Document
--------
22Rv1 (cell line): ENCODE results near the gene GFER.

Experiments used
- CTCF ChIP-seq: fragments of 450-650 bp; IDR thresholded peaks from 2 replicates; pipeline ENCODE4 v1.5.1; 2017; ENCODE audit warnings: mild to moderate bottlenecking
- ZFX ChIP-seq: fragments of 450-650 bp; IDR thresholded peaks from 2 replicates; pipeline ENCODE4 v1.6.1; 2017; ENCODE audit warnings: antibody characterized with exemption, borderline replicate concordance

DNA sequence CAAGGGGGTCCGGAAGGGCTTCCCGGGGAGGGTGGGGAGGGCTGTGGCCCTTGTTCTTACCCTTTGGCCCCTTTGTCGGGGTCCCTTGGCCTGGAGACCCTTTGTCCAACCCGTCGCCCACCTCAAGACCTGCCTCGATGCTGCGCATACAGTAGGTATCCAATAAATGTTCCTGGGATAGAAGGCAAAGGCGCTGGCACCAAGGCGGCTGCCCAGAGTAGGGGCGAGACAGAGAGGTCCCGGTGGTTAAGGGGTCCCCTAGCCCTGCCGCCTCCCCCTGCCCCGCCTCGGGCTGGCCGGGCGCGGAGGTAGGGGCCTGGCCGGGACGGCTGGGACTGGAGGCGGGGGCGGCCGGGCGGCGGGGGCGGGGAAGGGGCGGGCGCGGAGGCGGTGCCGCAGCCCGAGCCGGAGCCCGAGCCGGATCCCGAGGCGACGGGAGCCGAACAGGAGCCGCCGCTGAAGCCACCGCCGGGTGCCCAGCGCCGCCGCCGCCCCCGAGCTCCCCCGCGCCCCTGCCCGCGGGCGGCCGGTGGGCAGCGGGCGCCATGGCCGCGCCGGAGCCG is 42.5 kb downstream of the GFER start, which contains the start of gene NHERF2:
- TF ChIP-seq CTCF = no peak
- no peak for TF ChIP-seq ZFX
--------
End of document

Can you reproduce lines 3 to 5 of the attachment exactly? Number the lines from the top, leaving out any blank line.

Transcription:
- CTCF ChIP-seq: fragments of 450-650 bp; IDR thresholded peaks from 2 replicates; pipeline ENCODE4 v1.5.1; 2017; ENCODE audit warnings: mild to moderate bottlenecking
- ZFX ChIP-seq: fragments of 450-650 bp; IDR thresholded peaks from 2 replicates; pipeline ENCODE4 v1.6.1; 2017; ENCODE audit warnings: antibody characterized with exemption, borderline replicate concordance

DNA sequence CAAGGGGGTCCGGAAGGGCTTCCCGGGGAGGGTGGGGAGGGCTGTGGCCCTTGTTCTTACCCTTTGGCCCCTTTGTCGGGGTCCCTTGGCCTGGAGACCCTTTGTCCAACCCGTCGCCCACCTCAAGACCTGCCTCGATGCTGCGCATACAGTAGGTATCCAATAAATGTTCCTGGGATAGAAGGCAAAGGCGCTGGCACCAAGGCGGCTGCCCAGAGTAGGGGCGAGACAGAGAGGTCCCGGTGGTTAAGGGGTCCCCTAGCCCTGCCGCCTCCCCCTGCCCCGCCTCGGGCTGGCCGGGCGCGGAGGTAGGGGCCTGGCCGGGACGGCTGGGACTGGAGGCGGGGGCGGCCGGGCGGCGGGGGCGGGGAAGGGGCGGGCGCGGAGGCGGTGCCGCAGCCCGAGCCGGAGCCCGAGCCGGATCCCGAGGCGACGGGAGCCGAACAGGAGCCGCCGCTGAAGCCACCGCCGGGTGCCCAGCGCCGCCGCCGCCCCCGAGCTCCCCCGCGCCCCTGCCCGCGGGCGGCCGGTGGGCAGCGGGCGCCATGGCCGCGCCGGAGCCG is 42.5 kb downstream of the GFER start, which contains the start of gene NHERF2: